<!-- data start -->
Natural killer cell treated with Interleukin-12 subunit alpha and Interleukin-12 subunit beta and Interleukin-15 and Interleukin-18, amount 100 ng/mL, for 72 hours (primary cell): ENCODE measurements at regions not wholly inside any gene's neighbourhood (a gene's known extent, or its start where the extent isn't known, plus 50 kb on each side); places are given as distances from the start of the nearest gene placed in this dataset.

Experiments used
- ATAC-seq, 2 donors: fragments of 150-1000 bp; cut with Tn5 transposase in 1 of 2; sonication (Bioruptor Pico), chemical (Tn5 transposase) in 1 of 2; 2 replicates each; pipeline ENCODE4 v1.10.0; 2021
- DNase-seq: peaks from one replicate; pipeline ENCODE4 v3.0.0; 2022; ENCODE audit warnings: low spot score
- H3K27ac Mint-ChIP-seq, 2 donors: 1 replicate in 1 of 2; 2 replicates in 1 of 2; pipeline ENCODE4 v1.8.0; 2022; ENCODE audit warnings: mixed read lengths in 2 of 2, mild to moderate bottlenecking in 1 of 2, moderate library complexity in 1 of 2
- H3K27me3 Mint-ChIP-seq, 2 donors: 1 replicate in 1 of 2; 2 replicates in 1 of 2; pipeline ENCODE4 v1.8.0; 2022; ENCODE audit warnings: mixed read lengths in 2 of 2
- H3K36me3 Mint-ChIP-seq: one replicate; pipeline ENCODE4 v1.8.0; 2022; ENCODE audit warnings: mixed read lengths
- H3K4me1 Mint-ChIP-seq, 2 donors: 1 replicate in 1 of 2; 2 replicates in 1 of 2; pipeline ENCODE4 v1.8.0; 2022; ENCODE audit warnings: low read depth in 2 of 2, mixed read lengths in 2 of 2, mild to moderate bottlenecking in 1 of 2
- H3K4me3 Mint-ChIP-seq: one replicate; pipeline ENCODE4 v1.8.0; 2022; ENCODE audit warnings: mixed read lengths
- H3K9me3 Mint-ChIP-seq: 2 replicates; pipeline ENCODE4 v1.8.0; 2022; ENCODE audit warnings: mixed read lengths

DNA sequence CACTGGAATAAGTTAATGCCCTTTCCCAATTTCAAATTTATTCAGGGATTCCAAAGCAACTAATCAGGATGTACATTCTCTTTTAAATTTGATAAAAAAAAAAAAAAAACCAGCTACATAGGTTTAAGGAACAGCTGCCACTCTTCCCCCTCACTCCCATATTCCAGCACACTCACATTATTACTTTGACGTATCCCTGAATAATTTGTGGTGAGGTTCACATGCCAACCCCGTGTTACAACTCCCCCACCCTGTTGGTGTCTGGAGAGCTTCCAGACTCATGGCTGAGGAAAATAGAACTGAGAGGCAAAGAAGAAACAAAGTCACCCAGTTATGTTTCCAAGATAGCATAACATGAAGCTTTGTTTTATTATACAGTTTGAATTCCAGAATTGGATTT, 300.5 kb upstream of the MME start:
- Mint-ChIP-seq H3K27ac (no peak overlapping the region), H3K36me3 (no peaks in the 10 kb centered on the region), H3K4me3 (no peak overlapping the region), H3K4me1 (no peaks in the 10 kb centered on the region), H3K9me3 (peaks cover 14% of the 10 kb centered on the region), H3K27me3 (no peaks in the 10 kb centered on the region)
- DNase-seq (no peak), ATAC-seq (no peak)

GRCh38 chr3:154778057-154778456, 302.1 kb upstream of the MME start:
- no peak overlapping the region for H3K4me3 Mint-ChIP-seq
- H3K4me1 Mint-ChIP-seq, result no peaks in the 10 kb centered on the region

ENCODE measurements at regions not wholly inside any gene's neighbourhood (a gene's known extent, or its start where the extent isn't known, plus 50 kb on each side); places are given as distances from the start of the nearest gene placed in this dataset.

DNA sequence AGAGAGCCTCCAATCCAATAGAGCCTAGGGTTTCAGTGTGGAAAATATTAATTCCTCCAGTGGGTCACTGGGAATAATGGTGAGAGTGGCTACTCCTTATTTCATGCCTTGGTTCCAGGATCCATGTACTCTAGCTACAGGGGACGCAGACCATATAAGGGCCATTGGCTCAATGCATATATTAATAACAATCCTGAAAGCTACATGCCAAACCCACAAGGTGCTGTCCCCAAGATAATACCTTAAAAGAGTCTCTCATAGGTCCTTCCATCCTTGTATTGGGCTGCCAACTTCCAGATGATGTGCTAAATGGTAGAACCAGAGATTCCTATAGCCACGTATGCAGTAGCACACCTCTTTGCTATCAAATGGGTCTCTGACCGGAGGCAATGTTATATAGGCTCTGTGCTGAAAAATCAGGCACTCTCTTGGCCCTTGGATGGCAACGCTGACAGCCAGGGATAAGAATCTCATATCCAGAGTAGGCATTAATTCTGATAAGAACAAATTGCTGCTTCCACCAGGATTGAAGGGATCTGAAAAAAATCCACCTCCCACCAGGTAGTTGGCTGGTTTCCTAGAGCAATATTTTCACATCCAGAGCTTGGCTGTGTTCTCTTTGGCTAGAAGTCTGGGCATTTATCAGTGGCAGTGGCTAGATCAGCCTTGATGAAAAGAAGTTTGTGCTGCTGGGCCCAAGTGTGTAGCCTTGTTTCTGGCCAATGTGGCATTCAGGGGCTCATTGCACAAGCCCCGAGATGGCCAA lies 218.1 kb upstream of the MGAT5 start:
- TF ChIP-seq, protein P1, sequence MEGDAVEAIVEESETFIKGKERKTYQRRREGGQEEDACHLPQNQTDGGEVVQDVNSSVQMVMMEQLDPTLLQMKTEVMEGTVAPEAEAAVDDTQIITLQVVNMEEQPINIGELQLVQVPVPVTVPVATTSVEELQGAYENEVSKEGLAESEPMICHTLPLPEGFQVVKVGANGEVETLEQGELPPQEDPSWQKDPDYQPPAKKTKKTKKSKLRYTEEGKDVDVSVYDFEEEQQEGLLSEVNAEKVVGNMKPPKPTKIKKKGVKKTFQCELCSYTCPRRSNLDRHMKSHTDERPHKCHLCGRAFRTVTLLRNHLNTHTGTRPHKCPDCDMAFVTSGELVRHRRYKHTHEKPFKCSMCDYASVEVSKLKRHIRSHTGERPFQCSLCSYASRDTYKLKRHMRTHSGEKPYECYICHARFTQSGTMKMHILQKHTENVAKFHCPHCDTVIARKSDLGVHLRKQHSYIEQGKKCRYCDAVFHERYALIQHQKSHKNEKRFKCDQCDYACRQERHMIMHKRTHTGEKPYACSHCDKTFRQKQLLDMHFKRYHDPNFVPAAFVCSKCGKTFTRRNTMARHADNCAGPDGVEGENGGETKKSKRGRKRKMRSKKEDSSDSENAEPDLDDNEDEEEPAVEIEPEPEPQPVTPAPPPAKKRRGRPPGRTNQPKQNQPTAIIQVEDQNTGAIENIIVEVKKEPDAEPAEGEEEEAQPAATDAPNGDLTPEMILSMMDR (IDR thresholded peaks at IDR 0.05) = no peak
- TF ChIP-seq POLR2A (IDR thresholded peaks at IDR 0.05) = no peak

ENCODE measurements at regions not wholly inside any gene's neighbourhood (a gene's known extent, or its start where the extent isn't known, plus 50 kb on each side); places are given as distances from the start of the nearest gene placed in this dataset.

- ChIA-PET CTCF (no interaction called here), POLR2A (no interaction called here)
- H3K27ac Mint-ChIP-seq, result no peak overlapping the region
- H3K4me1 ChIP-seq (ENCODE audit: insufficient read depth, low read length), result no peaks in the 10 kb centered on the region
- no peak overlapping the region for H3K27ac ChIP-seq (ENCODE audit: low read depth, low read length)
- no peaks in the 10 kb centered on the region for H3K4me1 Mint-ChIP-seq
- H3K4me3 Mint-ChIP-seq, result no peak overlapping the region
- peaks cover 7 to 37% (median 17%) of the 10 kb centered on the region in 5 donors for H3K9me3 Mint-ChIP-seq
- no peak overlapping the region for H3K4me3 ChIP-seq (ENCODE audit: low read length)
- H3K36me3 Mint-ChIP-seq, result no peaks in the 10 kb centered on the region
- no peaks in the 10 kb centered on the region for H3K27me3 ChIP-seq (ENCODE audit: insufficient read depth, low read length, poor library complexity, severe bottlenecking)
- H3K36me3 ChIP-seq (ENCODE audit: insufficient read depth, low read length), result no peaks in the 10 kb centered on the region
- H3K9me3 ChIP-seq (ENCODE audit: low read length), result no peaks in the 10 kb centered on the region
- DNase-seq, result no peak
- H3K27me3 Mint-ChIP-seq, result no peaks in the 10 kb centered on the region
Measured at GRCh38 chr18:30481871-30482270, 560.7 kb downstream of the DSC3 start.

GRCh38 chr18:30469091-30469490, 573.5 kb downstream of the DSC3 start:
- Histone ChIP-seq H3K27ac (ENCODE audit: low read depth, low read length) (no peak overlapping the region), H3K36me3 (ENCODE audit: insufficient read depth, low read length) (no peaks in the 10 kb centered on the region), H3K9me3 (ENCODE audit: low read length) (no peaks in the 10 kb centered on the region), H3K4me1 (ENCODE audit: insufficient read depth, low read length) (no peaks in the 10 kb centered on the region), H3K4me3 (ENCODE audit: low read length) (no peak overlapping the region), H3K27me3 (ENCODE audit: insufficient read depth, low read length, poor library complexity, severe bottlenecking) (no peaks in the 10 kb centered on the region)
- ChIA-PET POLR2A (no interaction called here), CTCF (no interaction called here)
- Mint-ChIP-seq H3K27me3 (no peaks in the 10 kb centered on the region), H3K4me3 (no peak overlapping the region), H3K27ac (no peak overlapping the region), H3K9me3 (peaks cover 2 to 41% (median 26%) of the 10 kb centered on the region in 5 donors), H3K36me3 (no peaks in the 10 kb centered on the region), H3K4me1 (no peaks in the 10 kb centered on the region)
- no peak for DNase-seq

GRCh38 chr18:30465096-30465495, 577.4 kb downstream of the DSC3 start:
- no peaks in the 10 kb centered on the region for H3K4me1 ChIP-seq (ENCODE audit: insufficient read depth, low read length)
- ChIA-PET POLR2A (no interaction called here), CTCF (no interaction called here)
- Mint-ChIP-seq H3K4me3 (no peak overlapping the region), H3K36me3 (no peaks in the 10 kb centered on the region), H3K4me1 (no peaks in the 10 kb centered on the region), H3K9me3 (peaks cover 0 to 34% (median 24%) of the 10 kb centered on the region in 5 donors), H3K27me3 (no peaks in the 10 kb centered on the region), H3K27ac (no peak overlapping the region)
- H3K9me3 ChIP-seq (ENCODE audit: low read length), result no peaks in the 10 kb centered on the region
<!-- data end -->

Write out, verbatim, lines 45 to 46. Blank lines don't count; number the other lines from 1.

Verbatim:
- Mint-ChIP-seq H3K4me3 (no peak overlapping the region), H3K36me3 (no peaks in the 10 kb centered on the region), H3K4me1 (no peaks in the 10 kb centered on the region), H3K9me3 (peaks cover 0 to 34% (median 24%) of the 10 kb centered on the region in 5 donors), H3K27me3 (no peaks in the 10 kb centered on the region), H3K27ac (no peak overlapping the region)
- H3K9me3 ChIP-seq (ENCODE audit: low read length), result no peaks in the 10 kb centered on the region